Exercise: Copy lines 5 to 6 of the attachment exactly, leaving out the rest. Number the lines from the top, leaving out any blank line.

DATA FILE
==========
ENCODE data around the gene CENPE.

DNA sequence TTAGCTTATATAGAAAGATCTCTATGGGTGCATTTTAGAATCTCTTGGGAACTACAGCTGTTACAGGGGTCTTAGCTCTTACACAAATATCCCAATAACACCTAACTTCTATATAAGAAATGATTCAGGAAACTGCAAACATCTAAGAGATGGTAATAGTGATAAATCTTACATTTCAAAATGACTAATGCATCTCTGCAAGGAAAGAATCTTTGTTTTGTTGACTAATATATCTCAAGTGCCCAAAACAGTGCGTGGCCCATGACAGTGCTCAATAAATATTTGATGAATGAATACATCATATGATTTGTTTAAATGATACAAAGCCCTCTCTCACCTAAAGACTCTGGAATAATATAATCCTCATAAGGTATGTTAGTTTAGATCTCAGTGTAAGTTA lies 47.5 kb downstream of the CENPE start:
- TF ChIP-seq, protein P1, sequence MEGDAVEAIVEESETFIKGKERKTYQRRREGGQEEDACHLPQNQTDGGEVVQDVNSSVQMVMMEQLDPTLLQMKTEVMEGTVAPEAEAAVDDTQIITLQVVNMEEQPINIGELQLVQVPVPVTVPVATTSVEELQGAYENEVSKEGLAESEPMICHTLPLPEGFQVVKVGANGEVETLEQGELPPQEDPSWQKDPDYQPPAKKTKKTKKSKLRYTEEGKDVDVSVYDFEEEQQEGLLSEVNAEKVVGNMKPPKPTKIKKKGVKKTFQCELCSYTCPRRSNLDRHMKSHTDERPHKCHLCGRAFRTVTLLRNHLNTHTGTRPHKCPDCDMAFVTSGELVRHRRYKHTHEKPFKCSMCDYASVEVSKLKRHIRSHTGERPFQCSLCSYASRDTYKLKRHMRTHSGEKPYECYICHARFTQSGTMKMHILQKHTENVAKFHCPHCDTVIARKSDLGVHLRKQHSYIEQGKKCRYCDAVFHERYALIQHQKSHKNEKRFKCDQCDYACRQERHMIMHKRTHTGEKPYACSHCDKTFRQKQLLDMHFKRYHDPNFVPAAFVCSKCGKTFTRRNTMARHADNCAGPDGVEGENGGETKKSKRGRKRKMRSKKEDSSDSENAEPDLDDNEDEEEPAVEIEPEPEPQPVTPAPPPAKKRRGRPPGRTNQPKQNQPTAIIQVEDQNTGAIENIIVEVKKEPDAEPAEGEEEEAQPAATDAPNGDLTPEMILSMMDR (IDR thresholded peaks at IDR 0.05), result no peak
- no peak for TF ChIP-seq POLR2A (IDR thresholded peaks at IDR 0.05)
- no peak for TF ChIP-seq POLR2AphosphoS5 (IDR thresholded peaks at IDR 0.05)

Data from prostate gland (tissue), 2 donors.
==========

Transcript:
- no peak for TF ChIP-seq POLR2AphosphoS5 (IDR thresholded peaks at IDR 0.05)

Data from prostate gland (tissue), 2 donors.